With just 73 lawyers the firm’s office is virtually dwarfed by Clifford Chance’s lawyer count of 370 and Linklaters’ 160.
Small is beautiful, though, and the office has built a decent reputation in structured finance through office head Brian Rance and his relationship with Citibank.
That said, in the competitive and mature US legal market, size matters. Freshfields obviously knows this – its desire for a trans-atlantic merger is no secret and the firm has long been linked in the minds of some New York lawyers with Debevoise & Plimpton as a possible merger partner.
But with no merger on the cards, how does the firm handle work given its current small US presence?
One former Freshfields London partner says: “Partners from around the network would refer work for a New York aspect of documentation that a mid-level associate could do, and quite often they’d say they were just too busy and didn’t have enough people in the office.”
Freshfields openly admits that it operates a resource-constrained model in the US. Cautious growth may allow the firm to control its operations in the US more tightly than other magic circle firms, but it has forced Freshfields to turn to alternative counsel on various deals.
Sutherland Asbill & Brennan is often used for complex Employee Retirement Income Security Act work, as well as Washington DC firm Van Ness Feldman for a variety of regulatory work.
In asset finance, Freshfields calls on Vedder & Price for US aspects of asset finance work, while Covington & Burling and Irell & Mannella are frequently instructed on litigation matters.
The firm used both Covington and Irell for the US aspects of client Brunei Investment Agency’s (BIA) ongoing dispute with Prince Jefri Bolkiah of Brunei.
“This may not seem like the most efficient way to work, but it works well for us,” insists a Freshfields US partner.
The set-up may function well in that it allows Freshfields to get the work done, but the firm’s US practice still accounts for just 3 per cent of its £1.8bn global turnover.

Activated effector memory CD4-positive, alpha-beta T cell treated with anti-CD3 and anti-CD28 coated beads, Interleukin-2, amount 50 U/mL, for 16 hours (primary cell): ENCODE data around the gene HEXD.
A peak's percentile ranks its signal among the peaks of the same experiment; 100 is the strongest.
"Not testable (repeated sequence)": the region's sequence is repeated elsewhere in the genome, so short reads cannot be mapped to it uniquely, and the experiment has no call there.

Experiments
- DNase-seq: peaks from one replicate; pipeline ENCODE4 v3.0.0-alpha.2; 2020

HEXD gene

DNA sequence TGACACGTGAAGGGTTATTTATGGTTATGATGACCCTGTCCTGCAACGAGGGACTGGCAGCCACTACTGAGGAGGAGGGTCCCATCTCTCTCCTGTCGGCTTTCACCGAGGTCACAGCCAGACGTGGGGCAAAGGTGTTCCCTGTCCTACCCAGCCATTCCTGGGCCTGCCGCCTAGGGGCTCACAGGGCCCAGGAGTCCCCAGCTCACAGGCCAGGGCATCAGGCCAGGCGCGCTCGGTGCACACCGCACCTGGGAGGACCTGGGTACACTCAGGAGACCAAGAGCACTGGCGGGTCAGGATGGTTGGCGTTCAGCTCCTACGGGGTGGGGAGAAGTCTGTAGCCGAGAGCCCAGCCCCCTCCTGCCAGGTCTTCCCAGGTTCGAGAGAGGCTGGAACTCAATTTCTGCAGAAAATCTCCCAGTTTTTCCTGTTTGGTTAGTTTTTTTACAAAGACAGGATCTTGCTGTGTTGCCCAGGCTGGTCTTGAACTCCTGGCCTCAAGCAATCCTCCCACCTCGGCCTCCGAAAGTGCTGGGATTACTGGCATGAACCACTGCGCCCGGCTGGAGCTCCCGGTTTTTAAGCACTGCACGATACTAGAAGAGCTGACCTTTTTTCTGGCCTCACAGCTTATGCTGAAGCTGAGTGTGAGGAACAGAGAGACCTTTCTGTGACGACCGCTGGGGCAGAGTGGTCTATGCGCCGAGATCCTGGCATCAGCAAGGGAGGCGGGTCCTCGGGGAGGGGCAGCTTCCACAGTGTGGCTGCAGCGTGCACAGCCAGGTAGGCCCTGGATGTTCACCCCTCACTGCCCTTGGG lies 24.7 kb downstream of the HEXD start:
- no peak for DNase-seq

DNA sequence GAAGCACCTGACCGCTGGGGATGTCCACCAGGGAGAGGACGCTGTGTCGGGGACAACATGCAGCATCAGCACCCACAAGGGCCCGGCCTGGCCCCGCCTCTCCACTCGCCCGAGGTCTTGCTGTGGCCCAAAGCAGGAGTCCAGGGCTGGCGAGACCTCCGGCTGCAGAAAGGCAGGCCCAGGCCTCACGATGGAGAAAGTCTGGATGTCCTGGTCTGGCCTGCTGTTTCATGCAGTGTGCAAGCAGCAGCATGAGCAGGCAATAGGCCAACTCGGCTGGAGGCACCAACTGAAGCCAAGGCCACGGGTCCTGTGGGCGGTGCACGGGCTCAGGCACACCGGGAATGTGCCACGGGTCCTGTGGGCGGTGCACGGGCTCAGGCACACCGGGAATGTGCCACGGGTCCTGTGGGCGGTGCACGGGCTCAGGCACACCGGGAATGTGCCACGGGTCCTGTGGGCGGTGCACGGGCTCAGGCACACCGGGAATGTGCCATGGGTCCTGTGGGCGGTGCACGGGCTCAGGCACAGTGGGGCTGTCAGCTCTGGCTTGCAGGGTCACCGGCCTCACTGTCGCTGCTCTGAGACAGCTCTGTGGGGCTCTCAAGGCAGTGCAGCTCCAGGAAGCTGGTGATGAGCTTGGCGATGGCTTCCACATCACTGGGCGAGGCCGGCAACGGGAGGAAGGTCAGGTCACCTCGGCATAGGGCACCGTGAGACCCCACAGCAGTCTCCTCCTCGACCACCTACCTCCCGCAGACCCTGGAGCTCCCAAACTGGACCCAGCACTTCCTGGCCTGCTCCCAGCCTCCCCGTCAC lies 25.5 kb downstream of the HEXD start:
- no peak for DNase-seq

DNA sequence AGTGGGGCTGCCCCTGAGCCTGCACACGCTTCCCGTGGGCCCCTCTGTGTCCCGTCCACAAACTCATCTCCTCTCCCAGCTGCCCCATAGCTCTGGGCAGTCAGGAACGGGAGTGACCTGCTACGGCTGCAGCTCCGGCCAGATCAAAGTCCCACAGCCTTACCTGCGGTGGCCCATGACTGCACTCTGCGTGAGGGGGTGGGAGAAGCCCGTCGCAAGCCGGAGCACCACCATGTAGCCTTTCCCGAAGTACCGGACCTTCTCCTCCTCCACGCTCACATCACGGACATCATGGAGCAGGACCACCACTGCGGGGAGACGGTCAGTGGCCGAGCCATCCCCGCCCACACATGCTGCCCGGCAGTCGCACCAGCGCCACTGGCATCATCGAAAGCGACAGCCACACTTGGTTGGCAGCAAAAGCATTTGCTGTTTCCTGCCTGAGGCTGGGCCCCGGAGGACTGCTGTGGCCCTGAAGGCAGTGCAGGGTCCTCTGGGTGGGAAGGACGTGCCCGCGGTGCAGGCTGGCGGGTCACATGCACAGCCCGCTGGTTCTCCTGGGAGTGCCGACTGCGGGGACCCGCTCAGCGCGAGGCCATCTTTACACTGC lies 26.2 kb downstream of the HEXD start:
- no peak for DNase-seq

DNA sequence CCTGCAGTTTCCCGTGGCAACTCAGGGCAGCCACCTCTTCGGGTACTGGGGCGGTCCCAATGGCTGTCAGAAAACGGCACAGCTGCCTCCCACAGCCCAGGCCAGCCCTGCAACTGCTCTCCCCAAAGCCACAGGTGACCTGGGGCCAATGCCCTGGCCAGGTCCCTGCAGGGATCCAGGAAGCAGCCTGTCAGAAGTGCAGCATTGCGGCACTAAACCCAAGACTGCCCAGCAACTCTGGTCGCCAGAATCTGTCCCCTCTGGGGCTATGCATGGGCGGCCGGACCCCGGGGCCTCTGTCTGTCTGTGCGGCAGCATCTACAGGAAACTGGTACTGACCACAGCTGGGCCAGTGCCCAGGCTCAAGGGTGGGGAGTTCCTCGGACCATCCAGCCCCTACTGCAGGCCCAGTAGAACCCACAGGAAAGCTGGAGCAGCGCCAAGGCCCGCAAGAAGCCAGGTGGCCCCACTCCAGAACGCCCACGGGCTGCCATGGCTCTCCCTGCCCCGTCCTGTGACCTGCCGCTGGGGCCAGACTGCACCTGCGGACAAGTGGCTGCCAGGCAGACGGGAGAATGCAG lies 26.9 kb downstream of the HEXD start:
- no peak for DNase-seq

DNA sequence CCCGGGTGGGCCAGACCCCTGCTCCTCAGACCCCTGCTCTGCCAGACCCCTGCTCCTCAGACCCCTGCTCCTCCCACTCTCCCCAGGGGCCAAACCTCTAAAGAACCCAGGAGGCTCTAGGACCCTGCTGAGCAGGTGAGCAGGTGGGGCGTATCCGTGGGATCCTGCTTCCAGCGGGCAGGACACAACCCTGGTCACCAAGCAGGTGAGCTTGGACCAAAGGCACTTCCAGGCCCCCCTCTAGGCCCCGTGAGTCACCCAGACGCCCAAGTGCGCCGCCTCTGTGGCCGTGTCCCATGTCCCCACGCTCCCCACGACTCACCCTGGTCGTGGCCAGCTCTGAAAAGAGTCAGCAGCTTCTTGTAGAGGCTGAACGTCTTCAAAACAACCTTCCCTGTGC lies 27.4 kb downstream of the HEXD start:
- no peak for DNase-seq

“All things being equal, we’d be better off with a first-rate US practice, but we have to be careful about how we attempt to achieve that,” says chief executive Ted Burke. “As a firm we need to be sure about what we want out of our US practice. We want US capabilities that fit, both strategically and in terms of quality, with our international practices.”
In that respect the firm’s small New York corporate team is performing well, demonstrating that it can contribute to Freshfields’ international network.
This year New York partner Matthew Jacobson advised on French pharmaceutical group Ipsen’s $663m (£380.81m) acquisition of US corporate Tercica. While Jacobson led a Freshfields team on the US acquisition, the relationship is driven out of the firm’s Paris office via relationship partner Patrick Bonvarlet.
But although corporate has succeeded in being part of the firm’s global network, the grip that New York’s elite firms have on US clients is incredibly hard to break.
“Although the US is challenging for non-US firms because the traditional domestic firms have such a strong hold on the market, we believe our global client base provides us with an excellent platform for growth there,” says Burke.
Operating as it does under a resource-constrained model, Freshfields transfers resources to the US when the need arises. Last year The Lawyer reported (30 August) on dispute resolution partner Brian King and corporate partner ;Julian ;Pritchard transferring to New York from the firm’s Amsterdam and Tokyo offices respectively.
Yet while the firm’s entry into the US was seen as a major strategic push, in reality it has seen little in the way of tangible growth since.
For the time being the firm seems wedded to its resource-constrained model, but does having to farm work out to a roster of US practices defeat the purpose of being there in the first place?